Healthy Living

Alzheimer's 101: Past, Present, and Future

Alzheimer's 101: Past, Present, and Future

Alzheimer's 101: Past, Present, and Future

Alzheimer’s disease is the third leading cause of death in America, just behind heart disease and cancer, and it's the most common form of dementia. Dementia is a progressive, neurological disorder that affects the patient's ability to think and remember. 

The causes of dementia vary and depend on the types of brain changes taking place. Alzheimer's is not the only form of dementia. Other forms of dementia include vascular dementia, Lewy body dementia, and frontotemporal disorders, and sometimes, dementia can be a mixture of two or more forms. 

Alzheimer's and dementia are both puzzling disorders that still confound even the best researchers and doctors today. It was founded in 1906, but there is still no cure and only treatment that is meant to slow, or delay, the symptoms. 

However, from 1906 to today, there has been plenty of progress in the world of Alzheimer's disease. Here are just some of the disease's biggest milestones in the last century. 

Alzheimer's disease was founded in 1906 by Alois Alzheimer

Alzheimer's disease was founded by Dr. Alois Alzheimer in 1906. Dr. Alzheimer was autopsying the brain of a woman, Auguste D., who had passed away due to a strange mental illness that caused her to have memory loss, unpredictable behavior and language difficulties. When she passed away, Dr. Alzheimer examined her brain and found many abnormal clumps and tangled bundles of fibers, which we would later call amyloid plaques and tau tangles.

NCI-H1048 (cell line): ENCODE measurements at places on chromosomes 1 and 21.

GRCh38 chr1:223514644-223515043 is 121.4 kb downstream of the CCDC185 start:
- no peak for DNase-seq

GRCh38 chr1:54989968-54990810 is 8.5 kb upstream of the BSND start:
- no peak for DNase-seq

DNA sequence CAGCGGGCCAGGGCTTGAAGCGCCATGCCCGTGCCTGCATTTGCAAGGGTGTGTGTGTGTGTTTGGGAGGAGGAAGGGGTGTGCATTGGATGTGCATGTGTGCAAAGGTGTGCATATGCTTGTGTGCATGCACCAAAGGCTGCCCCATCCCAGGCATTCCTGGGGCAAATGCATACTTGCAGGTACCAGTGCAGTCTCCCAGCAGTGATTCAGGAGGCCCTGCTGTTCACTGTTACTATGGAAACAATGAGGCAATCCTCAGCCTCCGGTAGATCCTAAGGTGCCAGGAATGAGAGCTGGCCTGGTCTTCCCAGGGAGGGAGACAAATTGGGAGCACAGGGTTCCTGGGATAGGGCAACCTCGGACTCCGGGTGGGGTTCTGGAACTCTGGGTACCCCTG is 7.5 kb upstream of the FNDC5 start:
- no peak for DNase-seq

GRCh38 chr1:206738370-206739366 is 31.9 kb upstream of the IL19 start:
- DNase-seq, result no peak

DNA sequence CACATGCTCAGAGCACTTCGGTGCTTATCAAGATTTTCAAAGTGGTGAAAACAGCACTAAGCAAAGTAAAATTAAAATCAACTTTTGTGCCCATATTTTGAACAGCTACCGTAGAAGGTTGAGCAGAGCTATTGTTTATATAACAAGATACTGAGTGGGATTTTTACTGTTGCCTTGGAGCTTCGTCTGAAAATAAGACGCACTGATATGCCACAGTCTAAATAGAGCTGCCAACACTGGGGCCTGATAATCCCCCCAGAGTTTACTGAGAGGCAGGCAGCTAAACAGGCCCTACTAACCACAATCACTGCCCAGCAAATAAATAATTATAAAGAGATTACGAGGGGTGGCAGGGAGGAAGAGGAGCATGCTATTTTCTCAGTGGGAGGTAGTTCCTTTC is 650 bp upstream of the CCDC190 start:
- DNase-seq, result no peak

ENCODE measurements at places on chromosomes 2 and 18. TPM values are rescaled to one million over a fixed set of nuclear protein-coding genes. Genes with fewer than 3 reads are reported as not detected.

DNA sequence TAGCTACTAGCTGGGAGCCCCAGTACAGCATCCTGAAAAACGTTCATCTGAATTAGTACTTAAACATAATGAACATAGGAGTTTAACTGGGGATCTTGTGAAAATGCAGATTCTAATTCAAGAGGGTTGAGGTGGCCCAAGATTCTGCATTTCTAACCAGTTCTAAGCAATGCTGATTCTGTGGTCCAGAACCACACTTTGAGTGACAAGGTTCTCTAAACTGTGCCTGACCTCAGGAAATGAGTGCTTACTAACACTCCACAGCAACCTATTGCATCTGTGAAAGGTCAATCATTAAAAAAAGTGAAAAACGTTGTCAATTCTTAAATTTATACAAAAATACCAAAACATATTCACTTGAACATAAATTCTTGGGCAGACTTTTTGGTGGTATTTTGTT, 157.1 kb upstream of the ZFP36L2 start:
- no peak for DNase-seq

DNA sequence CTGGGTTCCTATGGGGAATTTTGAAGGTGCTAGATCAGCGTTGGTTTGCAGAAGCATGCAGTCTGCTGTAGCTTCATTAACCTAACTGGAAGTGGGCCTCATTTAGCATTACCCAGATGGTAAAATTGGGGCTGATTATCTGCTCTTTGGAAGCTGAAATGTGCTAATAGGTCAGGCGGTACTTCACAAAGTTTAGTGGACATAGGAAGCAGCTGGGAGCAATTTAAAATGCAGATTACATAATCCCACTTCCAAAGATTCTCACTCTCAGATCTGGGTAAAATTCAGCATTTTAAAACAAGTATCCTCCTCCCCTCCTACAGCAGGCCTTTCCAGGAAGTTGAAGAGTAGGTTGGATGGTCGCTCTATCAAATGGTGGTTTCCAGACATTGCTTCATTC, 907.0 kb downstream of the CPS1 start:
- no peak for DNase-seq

After this discovery, studies on these changes in the brain continued, but this research was slow and difficult for scientists to understand. Researchers needed a tool that would help them look at the brain's cells closer. So in 1931, the electron microscope was invented by Ernst Ruska and Max Knoll, which allowed researchers to view brain cells that were magnified by 1 million times. Here on after, the research in Alzheimer's jumped ahead, because it allowed researchers to see and understand what they couldn't see before. 

Fast forward to 1968: Researchers at this time were able to measure the volume of damaged brain tissue that Alzheimer's disease caused, thanks to developments like the electron microscope. This allowed neurologists to create cognitive measurements scales to categorize the severity of Alzheimer's disease in patients.

Read on to learn more about Alzheimer's disease greatest highlights, and what's planned for the future.